You are right about the testing, particularly the state of the steam that is generated and we hope that should be rectified soon.

There are a couple of indications that strongly suggest that the steam is pretty dry.  If you look at stills from the slow motion system, when the steam initially emerges it is totally transparent.  You can see that is is there because it refracts the light passing through it so that objects in the background are shifted quite considerably.  A couple of frames later and it has condensed out into the visible cloud.

Also, the steam can only exit the cavitation chamber through the pressure relief valve when the pressure exceeds 10MPa.  From steam tables this means that it must be at a temperature of more than 300C.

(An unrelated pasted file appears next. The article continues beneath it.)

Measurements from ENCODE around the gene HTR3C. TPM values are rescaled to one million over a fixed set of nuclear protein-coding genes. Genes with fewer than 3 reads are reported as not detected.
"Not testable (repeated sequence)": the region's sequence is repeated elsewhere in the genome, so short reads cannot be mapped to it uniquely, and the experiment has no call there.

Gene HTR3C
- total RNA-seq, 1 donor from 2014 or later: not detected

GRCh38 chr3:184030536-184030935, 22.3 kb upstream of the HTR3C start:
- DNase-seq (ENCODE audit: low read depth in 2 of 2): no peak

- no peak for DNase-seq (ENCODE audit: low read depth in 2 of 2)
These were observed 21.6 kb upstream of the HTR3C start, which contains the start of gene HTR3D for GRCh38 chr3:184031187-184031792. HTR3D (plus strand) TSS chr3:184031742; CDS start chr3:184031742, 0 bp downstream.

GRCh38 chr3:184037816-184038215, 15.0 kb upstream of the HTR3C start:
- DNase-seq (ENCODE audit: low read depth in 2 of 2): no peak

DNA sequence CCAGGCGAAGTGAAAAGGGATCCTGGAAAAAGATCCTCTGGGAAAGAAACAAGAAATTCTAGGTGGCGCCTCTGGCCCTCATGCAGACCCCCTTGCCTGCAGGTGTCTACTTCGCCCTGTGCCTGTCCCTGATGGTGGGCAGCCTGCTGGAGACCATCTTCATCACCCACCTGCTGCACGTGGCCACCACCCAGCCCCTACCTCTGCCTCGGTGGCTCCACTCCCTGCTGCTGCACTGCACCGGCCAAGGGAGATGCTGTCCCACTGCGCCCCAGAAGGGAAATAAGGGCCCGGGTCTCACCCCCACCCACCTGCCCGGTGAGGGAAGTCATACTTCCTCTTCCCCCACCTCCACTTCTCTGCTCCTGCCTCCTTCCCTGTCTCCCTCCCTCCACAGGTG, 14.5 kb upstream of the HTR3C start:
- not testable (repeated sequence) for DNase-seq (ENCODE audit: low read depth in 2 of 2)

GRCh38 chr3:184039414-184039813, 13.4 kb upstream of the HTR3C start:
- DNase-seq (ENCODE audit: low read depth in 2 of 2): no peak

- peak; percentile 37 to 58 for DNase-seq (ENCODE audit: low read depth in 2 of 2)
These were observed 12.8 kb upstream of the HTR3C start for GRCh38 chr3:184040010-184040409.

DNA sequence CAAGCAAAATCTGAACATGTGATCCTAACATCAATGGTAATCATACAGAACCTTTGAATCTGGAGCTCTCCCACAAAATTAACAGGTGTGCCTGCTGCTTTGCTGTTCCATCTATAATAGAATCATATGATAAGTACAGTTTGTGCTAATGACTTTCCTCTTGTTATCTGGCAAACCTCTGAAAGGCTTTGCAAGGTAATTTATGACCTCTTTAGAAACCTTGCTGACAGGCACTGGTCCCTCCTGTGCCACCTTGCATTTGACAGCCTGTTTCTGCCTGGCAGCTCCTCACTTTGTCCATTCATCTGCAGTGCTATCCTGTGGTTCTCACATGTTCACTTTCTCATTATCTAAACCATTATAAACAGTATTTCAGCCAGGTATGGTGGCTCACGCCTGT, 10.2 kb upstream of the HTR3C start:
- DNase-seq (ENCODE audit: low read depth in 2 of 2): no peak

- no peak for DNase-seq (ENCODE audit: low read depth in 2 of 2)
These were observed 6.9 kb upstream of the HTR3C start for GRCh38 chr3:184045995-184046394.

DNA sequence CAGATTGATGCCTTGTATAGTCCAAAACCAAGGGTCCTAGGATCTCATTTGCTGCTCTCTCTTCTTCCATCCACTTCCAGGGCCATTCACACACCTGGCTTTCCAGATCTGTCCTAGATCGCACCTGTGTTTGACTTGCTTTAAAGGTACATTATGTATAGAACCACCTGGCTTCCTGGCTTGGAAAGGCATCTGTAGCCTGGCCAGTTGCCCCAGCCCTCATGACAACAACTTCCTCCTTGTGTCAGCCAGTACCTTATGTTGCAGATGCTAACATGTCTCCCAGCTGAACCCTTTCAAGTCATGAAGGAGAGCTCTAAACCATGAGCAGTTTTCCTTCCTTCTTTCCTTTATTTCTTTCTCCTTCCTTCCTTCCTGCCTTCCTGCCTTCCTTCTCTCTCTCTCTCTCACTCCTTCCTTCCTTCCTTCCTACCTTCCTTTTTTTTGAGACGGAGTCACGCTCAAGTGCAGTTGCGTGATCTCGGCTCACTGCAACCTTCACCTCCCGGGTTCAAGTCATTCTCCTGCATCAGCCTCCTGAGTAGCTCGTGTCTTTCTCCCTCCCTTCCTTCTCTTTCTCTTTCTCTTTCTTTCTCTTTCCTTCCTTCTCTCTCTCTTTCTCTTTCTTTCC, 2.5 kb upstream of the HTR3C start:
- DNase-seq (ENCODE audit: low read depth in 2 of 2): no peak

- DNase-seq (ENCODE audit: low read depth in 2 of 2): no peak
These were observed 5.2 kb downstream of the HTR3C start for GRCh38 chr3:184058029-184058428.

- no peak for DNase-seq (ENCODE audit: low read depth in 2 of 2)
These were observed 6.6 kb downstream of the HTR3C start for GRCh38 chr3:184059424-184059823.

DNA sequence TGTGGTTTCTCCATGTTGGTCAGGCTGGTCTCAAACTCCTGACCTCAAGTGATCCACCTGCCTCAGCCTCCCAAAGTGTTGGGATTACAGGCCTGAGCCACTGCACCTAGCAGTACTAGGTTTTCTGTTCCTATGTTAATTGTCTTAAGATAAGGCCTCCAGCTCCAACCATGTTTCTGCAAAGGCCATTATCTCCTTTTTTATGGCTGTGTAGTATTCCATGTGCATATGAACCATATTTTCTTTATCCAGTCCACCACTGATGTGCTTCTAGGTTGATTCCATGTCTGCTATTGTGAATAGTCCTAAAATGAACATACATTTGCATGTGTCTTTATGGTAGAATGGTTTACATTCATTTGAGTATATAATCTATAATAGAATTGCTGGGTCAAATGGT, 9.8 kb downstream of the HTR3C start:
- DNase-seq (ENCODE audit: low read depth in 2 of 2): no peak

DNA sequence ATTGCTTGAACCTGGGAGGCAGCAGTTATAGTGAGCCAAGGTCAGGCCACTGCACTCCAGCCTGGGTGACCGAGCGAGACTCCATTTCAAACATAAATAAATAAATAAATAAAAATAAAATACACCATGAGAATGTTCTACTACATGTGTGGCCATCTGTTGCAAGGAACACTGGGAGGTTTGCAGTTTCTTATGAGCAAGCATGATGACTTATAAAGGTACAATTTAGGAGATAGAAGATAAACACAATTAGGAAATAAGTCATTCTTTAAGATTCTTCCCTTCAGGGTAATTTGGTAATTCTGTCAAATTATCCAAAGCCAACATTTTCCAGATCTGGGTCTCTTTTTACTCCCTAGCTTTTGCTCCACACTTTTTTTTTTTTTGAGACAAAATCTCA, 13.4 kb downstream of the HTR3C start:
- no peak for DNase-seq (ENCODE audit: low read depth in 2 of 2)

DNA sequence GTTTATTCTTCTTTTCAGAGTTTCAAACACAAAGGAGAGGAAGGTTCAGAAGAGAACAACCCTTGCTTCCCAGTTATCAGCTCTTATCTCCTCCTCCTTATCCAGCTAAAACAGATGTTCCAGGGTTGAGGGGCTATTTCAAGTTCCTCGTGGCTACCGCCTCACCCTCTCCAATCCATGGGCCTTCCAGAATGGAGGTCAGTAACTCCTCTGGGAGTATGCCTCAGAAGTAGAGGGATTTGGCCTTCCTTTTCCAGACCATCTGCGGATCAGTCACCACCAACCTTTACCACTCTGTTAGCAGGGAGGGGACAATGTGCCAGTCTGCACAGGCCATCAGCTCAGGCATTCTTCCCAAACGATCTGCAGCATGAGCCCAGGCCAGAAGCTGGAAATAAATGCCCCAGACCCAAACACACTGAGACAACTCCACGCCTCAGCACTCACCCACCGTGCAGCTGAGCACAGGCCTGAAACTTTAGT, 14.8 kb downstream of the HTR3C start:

However, this is too indirect an indication, and as I said we hope to rectify this soon.


On 28/09/2017 15:37, JonesBeene wrote:
Having talked to another visitor to the facility, it would seem that the main problem with the technology using pure water is in measurement- and curiously it is almost the same as Rossi’s early errors -wet steam. They definitely can produce lots of wet steam and generally they have assumed that all of the water going through the injector is being converted into dry steam - when in fact only a fraction is dry steam and the rest is hot water vapor. This could be why you see no independent testing.

The salt water system is more impressive but again, no good data. The salt-water gain seems impressive visually. I believe it is a true energy anomaly, but getting rid of the salt after the reaction is over- probably means that the system cannot be used in a piston engine (using salt water as a fuel). This is due to corrosion and accumulation on piston rings -- but there could be a solution. Same problem with the injectors – a month of slat water and what do you have?

Reply via email to